Marshall Dann of the Detroit Free Press was able to track down a witness to the crime willing to testify for the prosecution:

[Detroit winger Marty] Pavelich was skating in for a shot when the goal suddenly became unanchored and Wilson swung it sideways to prevent any shot. Knowing Lefty, Pavelich figures it was too much of a coincidence.

Wilson’s final appearance in an NHL net was in 1957 in Boston when the Bruins’ Don Simmons went down mid-game with a dislocated shoulder. Now 38, Wilson played 52 minutes on Boston’s behalf that night, giving up a goal for the first time in his big-league career, not to Howe or Alex Delvecchio, but to Wings’ defenceman Jack McIntyre as the teams fought to a 2-2 tie.

Lefty Wilson continued in his off-ice duties with the Red Wings until 1962. He also served as Team Canada’s trainer at the 1976 Canada Cup. He was 83 when died in 2002.

 

 

 

net yield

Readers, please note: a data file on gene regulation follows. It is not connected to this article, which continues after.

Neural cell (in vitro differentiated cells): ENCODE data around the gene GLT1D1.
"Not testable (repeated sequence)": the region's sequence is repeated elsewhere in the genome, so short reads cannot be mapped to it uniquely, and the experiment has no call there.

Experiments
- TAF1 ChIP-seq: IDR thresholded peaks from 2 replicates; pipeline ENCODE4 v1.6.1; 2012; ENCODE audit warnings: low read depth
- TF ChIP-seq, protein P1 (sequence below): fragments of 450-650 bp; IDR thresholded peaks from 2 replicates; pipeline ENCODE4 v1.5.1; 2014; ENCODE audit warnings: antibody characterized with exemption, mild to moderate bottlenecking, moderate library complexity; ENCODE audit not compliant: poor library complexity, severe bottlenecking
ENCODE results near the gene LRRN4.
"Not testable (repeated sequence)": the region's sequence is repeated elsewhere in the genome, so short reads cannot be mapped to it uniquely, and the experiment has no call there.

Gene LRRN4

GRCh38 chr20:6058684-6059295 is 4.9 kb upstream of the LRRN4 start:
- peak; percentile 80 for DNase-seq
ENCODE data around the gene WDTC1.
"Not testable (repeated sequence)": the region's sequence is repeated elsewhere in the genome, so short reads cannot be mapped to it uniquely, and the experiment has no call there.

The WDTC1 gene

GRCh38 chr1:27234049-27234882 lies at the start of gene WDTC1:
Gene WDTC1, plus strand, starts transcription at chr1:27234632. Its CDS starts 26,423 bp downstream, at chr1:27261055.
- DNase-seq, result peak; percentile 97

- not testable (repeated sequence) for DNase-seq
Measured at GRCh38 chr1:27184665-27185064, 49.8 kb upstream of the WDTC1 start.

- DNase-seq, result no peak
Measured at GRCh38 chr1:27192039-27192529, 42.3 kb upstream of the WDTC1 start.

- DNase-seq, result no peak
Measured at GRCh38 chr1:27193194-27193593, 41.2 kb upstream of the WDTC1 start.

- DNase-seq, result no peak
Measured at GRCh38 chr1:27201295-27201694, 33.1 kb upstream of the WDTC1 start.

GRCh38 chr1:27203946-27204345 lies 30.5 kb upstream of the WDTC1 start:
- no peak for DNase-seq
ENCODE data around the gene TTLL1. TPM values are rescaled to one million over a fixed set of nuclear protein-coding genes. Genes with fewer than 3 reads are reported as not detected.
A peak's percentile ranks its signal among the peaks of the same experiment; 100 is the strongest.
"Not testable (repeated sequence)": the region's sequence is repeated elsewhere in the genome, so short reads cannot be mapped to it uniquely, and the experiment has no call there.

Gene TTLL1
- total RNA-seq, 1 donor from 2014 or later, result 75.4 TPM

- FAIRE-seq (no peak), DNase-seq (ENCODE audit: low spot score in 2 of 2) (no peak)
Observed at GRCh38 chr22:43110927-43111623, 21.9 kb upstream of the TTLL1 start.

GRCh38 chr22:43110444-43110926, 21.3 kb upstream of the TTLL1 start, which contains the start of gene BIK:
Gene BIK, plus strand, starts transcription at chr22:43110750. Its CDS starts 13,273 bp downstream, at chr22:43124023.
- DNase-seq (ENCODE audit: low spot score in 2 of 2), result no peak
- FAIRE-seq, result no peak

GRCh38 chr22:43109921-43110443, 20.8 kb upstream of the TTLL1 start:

Lean In: Detroit Red Wings goaltender Harry Lumley aslant on one of Bert Lindsay’s collapsible nets, circa 1950. Lindsay Sr. was himself one of the NHL’s earliest goaltenders; he was also, subsequently, Terrible Ted’s father. His scheme for a hockey net that forgave crashings like the one on display here had its (brief) day towards the end of the 1940s, when Lindsay Jr. was first making his name in Detroit. For a fuller account incorporating a primer on the evolution of NHL netting, there’s this.

ed-dee!

Born in Sudbury, Ontario, on a Tuesday of this same date in 1939, Ed Giacomin is 82 today, so a birthday nod to him. ““Ed-dee! Ed-dee! Ed-dee!”  is what the fans at New York’s Madison Square Garden chanted in 1989 when the Rangers retired the number 1 Giacomin wore in his decade with the team, starting in 1966. He was twice named to the NHL’s First All-Star team and (with Gilles Villemure) won the 1971 Vézina Trophy. He was beloved in New York, which is why it registered as such a shock in the fall of 1975 when Rangers GM Emile Francis exposed him on waivers. Snapped up by the Detroit Red Wings, Giacomin played his next game was at MSG … against the Rangers. Wearing Red Wing red and number 31, Giacomin stymied his former teammates sufficiently for Detroit to depart with a 6-4 win. Fans booed the Rangers that night, and every time Giacomin stopped a shot, his name echoed through the building: “Ed-dee! Ed-dee! Ed-dee!”